The Melbourne Storm have bounced back from last week's disappointing loss to the Canberra Raiders, with a 22-8 win over the South Sydney Rabbitohs at AAMI Park on Friday night.
Storm five-eighth Cameron Munster led the way with two try assists as Melbroune claimed their third win of the season.
Both sides were sloppy, but Storm coach Craig Bellamy was pleased to see his side bounce back after last week's "embarrassing" loss.
Storm fullback Ryan Papenhuyzen opened the scoring in the eighth minute, but it didn't take long for the Rabbitohs to hit back as Alex Johnston scored his side's only try.
But the Storm would take a 8-6 halft-time lead as Suliasi Vunivalu pounced on a favorable bounce to score in the corner.
Chasing their first-ever win in Melbourne, Souths kicker Adam Reynolds levelled the scores in the 50th minute thanks to a penalty goal.
The Storm went back two ahead with a penalty goal of their own seven minutes later.
After Johnston was denied his second try of the night, the Storm scored a decisive try in the 66th minute when Munster found winger Josh Addo-Carr with a pinpoint cross-field kick.
Munster then set up Justin Olam just before full-time to put the result beyond doubt.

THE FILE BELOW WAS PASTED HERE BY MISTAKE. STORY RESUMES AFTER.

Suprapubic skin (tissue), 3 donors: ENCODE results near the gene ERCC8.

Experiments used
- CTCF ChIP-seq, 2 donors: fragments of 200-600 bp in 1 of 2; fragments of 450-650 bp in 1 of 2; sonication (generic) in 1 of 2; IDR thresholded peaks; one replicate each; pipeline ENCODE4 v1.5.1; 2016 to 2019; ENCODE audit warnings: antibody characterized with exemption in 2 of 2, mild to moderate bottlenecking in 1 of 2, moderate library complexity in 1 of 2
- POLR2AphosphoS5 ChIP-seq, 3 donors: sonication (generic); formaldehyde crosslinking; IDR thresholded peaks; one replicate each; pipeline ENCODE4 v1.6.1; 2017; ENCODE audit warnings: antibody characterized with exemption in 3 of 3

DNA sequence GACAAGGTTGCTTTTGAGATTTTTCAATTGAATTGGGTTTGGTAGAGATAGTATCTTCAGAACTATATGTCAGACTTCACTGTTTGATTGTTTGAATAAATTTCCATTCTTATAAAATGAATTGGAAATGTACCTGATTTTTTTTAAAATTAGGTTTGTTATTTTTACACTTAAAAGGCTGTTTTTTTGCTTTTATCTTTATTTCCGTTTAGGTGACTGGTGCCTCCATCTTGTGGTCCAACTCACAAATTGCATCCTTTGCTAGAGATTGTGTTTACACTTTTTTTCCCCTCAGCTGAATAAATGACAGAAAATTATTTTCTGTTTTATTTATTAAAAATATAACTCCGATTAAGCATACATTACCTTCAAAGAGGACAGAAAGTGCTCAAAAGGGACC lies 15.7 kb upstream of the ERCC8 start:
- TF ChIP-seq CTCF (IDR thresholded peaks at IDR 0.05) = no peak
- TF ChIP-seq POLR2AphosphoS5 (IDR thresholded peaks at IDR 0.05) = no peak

"A lot of times during that game we were rocking and rolling but we still managed to find a way to stop tries," Bellamy said.
"The opposition made plenty of errors which made it easier on us.
"I was disappointed last week with some of our effort areas and I think they were much better."
Bellamy also suggested that the Storm would start using more of their lower-grade players as the coronavirus-enforced shutdown has made squad rotation more important.
He handed Brenko Lee a club debut, while forward Chris Lewis earned an NRL debut off the bench, aged 27.
The longer it goes the harder it is to [give players a chance]," Bellamy said.
"If they're not paying footy you're going to be doubtful about their match fitness and stick with the guys you've got there.
"It's really important for that reason we get our fringe players playing. The main reason is for their mental wellbeing and being able to put themselves on display and say 'I'm going good here, pick me in first grade'."